Don't forget that there are other foods that will provide the same nutrients with fewer calories, and that everything on the chart from the lowest to the highest is a high-fat food that needs to be offered with restraint if at all. But if you're going to offer high-calorie seeds and nuts, it's smart to pick out the ones that deliver the most for the calories. For me, the top three are hemp, sunflower and pistachios. Cashews come pretty close too but overall I like pistachio better. If you have a serious reason for preferring something else then go for that. It seems like almonds and walnuts have more or less achieved cult status in some parts of the bird community, which has seriously overestimated their actual nutritional value. But fitting in with the crowd isn't a valid reason for choosing those particular nuts over something that is more nutritious.
Here are links to NutritionData's listings for the seeds and tree nuts if you want additional information: cashews, pistachio, almonds, sunflower, hazelnuts, walnuts, brazil nuts, pine nuts, pecans, macadamias. Remember to change all serving sizes to 100 grams for comparison purposes.
Note: NutritionData has a listing for hemp seed, but it should not be used because it is seriously messed up. Their listings usually match the USDA database, but something went wrong with hemp. So Table 2 uses the USDA listing for hemp, which is expected to be more reliable. Other sources indicate that the USDA information on fatty acids is more accurate than NutritionData's (Callaway, Nutiva). Since NutritionData doesn't have an accurate listing for hemp seed, it means that we don't have an accurate completeness rating for it either. The highest completeness rating in Table 2 is sunflower's score of 49, and if they had an accurate score for hemp it would probably blow sunflower out of the water.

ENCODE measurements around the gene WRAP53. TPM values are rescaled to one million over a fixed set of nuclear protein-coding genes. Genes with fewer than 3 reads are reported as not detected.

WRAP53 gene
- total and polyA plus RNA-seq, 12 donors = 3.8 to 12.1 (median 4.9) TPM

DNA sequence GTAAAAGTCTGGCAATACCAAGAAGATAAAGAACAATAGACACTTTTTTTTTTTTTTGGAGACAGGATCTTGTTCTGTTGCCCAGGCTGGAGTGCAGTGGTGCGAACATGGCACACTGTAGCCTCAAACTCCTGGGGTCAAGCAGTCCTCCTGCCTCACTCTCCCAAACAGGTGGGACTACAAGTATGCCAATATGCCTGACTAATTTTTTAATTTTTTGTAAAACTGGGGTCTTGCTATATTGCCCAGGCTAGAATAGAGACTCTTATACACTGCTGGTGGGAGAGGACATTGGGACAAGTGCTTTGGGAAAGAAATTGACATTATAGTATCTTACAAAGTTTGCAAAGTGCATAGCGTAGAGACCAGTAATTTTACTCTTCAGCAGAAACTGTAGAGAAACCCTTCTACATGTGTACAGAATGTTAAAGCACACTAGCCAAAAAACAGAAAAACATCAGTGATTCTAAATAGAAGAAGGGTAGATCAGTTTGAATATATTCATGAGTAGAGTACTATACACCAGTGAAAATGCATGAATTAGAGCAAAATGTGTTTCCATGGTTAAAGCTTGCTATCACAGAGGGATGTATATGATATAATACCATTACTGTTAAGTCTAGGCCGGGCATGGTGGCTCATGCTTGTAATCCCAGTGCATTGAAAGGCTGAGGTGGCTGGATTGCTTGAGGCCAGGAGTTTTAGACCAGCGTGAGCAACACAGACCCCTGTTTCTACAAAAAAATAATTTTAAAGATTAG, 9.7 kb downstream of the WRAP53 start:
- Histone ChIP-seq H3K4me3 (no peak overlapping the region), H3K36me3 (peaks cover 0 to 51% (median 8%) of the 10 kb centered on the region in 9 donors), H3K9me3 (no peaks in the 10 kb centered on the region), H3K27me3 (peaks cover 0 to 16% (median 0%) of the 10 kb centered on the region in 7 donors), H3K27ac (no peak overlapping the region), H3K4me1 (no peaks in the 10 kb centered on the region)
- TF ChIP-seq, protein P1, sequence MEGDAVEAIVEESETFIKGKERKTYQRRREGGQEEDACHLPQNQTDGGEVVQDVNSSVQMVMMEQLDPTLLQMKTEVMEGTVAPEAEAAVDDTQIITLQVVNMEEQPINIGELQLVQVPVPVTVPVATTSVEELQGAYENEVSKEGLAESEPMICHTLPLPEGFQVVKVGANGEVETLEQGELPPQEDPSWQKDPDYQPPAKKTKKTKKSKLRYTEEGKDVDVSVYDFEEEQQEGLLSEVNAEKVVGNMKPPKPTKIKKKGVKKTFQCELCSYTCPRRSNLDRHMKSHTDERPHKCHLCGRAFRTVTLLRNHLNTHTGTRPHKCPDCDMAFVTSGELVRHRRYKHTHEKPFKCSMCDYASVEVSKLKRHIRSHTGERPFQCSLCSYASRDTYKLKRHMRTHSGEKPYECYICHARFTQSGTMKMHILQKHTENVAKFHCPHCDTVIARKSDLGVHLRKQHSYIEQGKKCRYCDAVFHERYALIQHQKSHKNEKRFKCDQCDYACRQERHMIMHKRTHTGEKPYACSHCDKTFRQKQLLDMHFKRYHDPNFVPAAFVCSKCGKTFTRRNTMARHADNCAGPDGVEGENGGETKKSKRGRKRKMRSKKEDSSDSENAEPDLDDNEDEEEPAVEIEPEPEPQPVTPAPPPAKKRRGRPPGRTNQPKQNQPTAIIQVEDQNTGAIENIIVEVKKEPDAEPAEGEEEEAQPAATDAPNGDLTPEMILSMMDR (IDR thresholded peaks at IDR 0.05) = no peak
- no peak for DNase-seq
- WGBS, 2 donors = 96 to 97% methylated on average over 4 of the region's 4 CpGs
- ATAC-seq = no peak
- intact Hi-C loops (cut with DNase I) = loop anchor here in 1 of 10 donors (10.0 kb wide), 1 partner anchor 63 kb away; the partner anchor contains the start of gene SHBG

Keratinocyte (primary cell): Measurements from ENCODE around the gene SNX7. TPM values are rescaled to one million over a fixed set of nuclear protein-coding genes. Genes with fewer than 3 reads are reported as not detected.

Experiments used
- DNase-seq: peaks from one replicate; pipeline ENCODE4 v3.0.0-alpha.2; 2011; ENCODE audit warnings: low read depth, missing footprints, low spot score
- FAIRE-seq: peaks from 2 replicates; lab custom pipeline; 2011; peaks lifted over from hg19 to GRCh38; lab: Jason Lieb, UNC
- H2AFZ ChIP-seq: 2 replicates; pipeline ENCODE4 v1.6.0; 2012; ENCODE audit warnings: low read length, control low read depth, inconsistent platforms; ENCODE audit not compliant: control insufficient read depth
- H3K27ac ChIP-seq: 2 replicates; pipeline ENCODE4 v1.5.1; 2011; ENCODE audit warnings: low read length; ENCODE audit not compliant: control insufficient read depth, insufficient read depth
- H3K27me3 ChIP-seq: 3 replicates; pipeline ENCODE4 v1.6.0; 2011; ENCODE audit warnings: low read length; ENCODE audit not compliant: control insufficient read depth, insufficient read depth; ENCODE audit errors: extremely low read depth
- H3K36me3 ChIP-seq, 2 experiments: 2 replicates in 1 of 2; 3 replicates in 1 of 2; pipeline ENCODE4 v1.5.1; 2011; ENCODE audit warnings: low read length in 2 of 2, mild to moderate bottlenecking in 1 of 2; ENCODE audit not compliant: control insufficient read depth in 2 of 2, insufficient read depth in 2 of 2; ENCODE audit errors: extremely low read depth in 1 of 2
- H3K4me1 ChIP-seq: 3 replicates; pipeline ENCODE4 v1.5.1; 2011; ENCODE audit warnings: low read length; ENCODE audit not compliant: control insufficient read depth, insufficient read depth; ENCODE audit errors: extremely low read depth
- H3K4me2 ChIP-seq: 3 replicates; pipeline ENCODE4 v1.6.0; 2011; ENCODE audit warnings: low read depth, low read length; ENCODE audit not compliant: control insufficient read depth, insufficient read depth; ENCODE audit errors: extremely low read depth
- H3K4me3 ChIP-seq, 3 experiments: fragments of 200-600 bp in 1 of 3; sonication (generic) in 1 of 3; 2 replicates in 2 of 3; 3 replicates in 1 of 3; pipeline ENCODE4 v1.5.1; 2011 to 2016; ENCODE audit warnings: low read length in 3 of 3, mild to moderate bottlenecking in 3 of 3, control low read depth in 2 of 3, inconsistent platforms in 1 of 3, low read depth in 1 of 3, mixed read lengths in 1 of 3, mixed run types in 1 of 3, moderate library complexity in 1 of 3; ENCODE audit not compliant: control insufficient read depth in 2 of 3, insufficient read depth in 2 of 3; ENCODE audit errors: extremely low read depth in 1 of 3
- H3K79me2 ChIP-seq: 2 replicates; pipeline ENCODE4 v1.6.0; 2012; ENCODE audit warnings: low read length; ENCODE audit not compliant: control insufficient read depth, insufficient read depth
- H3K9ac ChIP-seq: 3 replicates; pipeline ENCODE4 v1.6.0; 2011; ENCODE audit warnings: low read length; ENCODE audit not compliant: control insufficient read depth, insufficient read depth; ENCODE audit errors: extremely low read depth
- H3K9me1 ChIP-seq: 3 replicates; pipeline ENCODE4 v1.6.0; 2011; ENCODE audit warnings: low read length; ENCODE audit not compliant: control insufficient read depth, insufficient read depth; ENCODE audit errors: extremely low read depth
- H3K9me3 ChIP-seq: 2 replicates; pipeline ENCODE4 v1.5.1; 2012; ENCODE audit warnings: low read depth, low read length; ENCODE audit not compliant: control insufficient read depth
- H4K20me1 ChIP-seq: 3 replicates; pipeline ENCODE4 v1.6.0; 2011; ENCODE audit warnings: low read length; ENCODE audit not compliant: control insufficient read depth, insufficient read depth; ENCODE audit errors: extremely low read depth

We don't have an "official" protein quality score for hemp either, but the figures in the last 10 pages of this paper by House show that the protein quality of hemp nuts (dehulled hemp seed) is slightly higher than that of cashews for humans. NutritionData's protein quality score for cashews is 100, so I have assigned a score of 102 to hemp seed. The figures in the House paper also show that the nutritional value of hemp protein is significantly higher for laying hens than it is for humans, which is certainly relevant to birdkeepers.
Now let's talk about those "healthy fats". There is nothing special about the fats in tree nuts - in general they contain the exact same fats found in all seeds and grains, but the nuts have a higher percentage of these fats without an overall increase in the vitamin/mineral content to make the extra calories worthwhile. The definition of a healthy fat within the bird community seems to have evolved to mean any kind of fat that comes from a plant and is "natural" enough to tickle the fancy of the alternative community. There doesn't seem to be any regard for whether it's something that the bird actually needs in its diet or not. Even saturated fat (which is still strongly suspected of causing heart disease) has been redefined as a healthy fat, as long as it comes from some kind of tropical plant.